• 2 Tablespoons light corn syrup
  • 1 Tablespoon pumpkin pie spice
  • 1 sleeve pumpkin spice Oreo cookies (or Joe Joe's)

Instructions

    Make the base:
  1. In a small bowl, make a slurry by mixing the cornstarch with 2 tablespoons of milk.
  2. In a large bowl, whisk cream cheese and salt. Add honey and pumpkin puree and continue whisking until smooth. Fill another large bowl with ice water and set aside.
  3. In a 4-qt saucepan, combine the cream with the remaining milk. Stir in the sugar, corn syrup, and pumpkin pie spice. Heat over medium-high heat until boiling.
  4. Boil for 4 minutes then remove from heat to whisk in the cornstarch slurry. Return to heat and continue cooking, stirring with a heat-proof spatula, one minute more until the mixture is thickened.
  5. Carefully whisk the hot milk mixture into the pumpkin mixture until smooth. Pour into a 1-gallon freezer-safe bag and seal. Submerge in ice water about 30 minutes, until chilled. Dry bag and store in refrigerator until ready to spin the ice cream.
  6. Spin the ice cream
  7. Pour ice cream base into frozen canister and spin until thick, about 20 minutes. You can either pour in the crushed cookies at the end of your spinning process, or layer them with the ice cream when transferring the ice cream into a container for storage. My finished ice cream required a 5 cup storage container.
  8. Press parchment paper onto the top of the ice cream and freeze in coldest part of your freezer for at least 4 hours.
  9. When ready to enjoy, set ice cream on counter about 10 minutes to soften. Scoop and enjoy!

Notes

The ice cream base used in this recipe was adapted from Jeni's Splendid Ice Creams at Home which I highly recommend you pick up. It's only $9.99 right now and worth every penny!

http://wee-eats.com/2014/10/11/pumpkin-cookies-cream-ice-cream/

 

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thursday things – pumpkin explosion and a new lawn mower

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Happy Thursday!

We’ve been catching up on yard work at our house. The back yard had essentially turned into a jungle, which was super weird since we live in the desert. You see, we have a small grassy area in the back yard and our lawnmower broke a few months ago so we have been unable to mow it.

Well, if you ask me, the lawn mower broke like two years ago and Mr. Eats has just been constantly resuscitating it time and time again, breathing just enough life into it for “one more mow”…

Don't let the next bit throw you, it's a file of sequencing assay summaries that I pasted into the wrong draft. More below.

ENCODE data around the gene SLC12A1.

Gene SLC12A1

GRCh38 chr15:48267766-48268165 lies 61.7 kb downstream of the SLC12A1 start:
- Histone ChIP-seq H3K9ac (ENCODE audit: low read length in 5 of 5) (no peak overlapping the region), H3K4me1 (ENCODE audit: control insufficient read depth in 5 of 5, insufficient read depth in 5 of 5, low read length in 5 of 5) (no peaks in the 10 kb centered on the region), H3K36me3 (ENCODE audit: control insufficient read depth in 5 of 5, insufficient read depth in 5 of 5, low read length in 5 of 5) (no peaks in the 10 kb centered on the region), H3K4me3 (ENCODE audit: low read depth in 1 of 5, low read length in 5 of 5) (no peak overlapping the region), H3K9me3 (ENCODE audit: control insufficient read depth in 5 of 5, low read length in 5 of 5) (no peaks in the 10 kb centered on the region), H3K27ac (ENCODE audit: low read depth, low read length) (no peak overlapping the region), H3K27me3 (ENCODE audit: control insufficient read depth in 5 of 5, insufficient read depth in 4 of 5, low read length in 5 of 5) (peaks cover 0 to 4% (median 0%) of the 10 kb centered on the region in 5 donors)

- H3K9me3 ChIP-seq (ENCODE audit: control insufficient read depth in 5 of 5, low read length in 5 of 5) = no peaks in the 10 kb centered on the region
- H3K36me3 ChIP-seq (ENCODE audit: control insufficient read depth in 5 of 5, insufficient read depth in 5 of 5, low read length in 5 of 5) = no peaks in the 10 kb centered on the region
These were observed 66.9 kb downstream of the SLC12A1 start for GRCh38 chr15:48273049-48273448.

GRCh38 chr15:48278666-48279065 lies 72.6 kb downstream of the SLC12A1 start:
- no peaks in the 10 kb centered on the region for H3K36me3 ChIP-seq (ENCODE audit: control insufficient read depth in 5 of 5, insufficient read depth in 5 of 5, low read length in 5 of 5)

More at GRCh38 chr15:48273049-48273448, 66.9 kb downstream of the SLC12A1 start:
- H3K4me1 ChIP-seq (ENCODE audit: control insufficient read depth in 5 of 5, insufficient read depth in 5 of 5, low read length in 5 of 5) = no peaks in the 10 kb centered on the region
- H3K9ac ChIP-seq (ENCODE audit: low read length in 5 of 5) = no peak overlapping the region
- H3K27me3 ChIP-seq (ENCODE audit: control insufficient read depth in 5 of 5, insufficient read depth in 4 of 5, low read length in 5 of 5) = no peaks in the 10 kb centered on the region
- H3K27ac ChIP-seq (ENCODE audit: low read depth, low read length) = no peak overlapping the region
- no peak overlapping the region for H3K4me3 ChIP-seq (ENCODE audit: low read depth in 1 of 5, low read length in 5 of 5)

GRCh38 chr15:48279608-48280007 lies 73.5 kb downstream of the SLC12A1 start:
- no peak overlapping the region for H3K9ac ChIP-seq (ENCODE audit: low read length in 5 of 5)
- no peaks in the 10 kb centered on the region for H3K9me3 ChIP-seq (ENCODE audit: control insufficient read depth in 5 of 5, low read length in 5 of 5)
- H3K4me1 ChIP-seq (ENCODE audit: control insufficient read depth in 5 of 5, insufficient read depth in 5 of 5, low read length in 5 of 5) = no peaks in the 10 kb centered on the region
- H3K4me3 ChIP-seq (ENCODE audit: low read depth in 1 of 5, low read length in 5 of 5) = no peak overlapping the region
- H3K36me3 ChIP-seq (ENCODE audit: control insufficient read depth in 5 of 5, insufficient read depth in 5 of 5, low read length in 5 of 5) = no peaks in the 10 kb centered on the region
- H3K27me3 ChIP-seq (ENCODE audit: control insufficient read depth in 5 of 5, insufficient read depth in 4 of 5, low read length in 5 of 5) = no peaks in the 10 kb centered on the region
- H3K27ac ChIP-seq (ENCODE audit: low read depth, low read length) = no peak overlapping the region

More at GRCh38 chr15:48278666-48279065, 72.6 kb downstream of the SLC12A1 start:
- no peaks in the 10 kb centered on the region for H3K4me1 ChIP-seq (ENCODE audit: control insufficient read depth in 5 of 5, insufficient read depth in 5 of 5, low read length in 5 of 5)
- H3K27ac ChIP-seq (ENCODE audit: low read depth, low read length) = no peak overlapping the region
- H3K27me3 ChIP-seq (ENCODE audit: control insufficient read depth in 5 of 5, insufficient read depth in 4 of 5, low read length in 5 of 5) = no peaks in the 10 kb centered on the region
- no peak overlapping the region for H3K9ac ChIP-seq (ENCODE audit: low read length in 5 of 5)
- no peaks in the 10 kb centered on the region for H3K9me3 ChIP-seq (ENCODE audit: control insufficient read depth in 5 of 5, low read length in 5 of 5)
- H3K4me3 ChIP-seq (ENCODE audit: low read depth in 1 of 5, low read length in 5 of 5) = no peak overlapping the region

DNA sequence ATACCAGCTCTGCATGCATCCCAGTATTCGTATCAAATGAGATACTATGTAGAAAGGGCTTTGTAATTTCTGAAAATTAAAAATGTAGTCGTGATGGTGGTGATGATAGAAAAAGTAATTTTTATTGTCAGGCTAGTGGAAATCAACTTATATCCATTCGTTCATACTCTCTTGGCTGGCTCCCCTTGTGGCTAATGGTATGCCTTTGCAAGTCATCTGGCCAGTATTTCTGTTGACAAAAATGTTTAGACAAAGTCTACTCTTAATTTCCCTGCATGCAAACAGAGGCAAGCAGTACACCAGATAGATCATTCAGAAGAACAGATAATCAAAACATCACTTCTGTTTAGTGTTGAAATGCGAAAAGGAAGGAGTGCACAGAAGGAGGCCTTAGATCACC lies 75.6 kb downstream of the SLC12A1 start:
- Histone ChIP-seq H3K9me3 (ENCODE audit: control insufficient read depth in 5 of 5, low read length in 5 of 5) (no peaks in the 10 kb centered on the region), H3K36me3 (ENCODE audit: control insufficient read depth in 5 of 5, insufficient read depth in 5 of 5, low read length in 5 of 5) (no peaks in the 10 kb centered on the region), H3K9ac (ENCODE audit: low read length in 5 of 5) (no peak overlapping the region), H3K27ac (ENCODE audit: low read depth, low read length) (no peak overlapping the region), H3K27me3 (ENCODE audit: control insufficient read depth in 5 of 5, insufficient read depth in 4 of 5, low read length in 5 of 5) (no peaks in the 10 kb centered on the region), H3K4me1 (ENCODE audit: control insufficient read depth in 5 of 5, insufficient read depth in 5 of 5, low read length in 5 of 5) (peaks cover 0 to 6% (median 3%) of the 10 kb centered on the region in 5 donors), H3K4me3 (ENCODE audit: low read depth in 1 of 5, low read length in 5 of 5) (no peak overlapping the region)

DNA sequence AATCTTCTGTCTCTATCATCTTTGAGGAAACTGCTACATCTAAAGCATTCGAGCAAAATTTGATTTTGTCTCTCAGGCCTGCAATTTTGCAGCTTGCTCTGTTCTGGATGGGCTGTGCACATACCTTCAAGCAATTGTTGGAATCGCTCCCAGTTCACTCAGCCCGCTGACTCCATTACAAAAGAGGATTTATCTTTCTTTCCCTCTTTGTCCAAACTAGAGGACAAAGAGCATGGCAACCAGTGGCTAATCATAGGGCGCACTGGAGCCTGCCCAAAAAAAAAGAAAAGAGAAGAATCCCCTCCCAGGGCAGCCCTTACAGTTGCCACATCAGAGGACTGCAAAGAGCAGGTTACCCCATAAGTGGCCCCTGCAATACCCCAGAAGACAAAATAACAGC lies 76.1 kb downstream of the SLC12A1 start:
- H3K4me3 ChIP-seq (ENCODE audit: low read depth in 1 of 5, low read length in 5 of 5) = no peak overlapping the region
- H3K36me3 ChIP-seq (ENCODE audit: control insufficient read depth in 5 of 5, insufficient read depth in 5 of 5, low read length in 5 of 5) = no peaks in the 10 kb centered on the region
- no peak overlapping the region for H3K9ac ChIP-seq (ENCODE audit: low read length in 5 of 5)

I finally was able to convince him that all the time and effort he puts into fixing it every single time it breaks wasn’t worth it and it was time for a new one. He relented on that topic, but would not listen to me on the part about how whatever new lawn mower he chose was definitely not going to fit into his trunk.

I’ve heard that men are stubborn and I’m certainly glad Mr. Eats doesn’t have that problem.

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Trader Joe’s is pimping the heck out of pumpkin this year. It’s medium out of control. There’s pumpkin mochi, pumpkin cream cheese, pumpkin kringle, pumpkin Joe Joes and even pumpkin-spiced pumpkin seeds.

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It’s PUMPKINCEPTION.

Also out of control, these new speculoos cups which I could not allow myself to buy. I know where that road goes, and it is dangerous.

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Delicious, but dangerous. Oh, and next to it? A jar of cookies and cream cookie butter. Because that’s necessary.

Meanwhile in other parts of the world…

Movita has kicked off her 2014 pumpkin carve off, and I will conveniently be out of town on business during the last week of October which means if I am going to enter I better do it SOON (and my pumpkin will certainly expire long before Halloween gets here).

Imgur found the (new) angriest cat ever.

Thrillist took it upon themselves to answer the question nobody was asking, can you bake the cookie dough from cookie dough ice cream?

TheKitchn told us why chickens don’t need no man to lay eggs.

Food52 is helping us get the most out of our slow cookers.

The world now has Dominique Ansel’s cronut recipe.

Chipotle teamed up with Slow Food to do some pretty cool stuff with schools.

These firefighters saved an entire family of hamsters with the world’s cutest oxygen masks.

And this kangaroo is kicking some serious tail… (hehe, get it? KICKING TAIL? Nevermind…)

And here are some things I want to put in my face:

These Doritos migas from Serious Eats

This beautiful swedish dream cake from The Sugar Hit.

This slow cooker parmesan tomato soup from Cooking & Beer.

This glorious Sangria made with gummy bears from My Name is Yeh.

This muhammara dip from Aida Mollenkamp.

pumpkin challah

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‘Tis the season for pumpkin and I’ve been practicing my bread braiding lately so naturally my next step would be to braid pumpkin. I mean, duh, obviously.